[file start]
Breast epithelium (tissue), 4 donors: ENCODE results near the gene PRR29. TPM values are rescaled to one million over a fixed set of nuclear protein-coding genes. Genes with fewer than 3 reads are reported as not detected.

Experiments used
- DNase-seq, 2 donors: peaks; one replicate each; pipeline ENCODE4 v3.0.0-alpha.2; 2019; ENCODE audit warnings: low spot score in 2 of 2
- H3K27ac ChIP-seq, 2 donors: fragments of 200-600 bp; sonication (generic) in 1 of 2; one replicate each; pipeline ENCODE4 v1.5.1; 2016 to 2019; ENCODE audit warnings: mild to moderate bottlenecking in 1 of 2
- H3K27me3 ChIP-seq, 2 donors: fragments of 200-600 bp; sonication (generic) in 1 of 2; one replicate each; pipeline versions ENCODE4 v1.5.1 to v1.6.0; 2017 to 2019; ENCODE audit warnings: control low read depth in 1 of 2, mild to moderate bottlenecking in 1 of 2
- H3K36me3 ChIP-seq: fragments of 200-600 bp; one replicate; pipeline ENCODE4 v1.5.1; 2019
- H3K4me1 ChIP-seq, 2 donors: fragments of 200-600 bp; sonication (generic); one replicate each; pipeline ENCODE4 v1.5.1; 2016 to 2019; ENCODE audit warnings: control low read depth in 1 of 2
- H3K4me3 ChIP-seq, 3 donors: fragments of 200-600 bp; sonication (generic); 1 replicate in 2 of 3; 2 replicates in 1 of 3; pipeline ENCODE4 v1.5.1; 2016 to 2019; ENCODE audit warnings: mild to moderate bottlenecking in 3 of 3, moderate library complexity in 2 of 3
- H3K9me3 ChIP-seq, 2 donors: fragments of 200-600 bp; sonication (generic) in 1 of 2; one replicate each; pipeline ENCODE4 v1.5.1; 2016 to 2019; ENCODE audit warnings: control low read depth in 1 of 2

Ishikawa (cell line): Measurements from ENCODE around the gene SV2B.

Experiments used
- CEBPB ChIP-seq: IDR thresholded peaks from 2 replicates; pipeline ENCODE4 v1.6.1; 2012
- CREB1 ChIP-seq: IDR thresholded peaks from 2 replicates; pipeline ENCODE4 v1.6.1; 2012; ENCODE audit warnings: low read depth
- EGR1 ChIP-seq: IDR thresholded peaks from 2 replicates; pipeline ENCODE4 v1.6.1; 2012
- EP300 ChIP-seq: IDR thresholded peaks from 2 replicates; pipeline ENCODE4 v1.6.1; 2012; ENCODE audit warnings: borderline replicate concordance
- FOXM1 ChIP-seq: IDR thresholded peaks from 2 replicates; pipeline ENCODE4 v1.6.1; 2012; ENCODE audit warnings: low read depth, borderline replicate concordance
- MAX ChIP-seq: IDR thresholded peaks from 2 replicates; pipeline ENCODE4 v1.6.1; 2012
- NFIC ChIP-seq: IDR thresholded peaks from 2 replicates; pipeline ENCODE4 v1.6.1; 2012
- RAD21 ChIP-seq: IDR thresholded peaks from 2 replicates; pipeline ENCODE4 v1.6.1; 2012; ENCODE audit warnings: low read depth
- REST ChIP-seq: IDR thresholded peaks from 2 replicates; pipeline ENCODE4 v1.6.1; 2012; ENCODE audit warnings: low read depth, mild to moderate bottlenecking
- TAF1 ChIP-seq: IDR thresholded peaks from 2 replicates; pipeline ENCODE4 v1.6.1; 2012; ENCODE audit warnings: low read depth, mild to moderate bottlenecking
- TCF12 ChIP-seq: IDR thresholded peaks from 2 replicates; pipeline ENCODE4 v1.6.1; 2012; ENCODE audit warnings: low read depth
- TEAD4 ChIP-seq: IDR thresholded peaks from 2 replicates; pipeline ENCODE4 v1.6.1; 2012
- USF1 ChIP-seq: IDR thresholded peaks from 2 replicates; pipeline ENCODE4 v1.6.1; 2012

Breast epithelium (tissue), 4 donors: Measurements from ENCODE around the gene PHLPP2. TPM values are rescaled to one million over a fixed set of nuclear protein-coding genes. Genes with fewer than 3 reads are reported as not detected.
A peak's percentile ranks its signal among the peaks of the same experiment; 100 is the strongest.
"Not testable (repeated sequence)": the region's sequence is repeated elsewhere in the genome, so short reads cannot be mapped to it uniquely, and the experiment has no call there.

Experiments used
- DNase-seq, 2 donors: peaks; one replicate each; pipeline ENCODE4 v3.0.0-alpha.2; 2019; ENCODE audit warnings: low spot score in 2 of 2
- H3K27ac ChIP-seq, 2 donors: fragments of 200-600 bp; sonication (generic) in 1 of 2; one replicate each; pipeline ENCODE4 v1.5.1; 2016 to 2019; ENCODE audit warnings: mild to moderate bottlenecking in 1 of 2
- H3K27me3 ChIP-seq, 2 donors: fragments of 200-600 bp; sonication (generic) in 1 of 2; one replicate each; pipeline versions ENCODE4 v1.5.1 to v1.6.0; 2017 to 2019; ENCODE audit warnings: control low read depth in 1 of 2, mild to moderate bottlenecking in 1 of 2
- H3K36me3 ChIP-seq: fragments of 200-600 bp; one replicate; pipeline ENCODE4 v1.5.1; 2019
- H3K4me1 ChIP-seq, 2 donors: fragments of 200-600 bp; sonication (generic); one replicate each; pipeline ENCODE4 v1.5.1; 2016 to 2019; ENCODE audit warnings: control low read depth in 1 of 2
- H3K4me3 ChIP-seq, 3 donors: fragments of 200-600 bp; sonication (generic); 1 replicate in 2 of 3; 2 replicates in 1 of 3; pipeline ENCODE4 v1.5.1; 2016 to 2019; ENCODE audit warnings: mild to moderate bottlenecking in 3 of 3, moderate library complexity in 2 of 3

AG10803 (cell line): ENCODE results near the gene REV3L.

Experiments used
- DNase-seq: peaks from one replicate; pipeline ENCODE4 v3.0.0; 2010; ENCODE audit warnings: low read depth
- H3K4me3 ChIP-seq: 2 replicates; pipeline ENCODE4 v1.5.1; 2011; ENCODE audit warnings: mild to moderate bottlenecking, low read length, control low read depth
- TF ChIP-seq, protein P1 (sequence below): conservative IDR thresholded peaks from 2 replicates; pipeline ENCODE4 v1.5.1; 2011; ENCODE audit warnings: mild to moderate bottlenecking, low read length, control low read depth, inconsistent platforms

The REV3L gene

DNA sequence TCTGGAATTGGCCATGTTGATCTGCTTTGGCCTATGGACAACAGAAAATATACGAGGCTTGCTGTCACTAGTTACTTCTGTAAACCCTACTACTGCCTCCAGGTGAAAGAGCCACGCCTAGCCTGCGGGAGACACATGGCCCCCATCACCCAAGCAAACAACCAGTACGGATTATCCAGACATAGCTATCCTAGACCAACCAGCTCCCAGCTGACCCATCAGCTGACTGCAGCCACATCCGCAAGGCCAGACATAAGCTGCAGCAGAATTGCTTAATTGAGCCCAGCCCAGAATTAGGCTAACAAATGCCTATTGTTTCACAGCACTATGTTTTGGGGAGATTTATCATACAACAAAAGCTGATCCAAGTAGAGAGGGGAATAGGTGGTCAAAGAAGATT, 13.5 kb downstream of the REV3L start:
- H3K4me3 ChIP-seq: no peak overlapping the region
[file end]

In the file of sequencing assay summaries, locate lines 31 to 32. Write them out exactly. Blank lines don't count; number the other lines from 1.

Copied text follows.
- H3K27me3 ChIP-seq, 2 donors: fragments of 200-600 bp; sonication (generic) in 1 of 2; one replicate each; pipeline versions ENCODE4 v1.5.1 to v1.6.0; 2017 to 2019; ENCODE audit warnings: control low read depth in 1 of 2, mild to moderate bottlenecking in 1 of 2
- H3K36me3 ChIP-seq: fragments of 200-600 bp; one replicate; pipeline ENCODE4 v1.5.1; 2019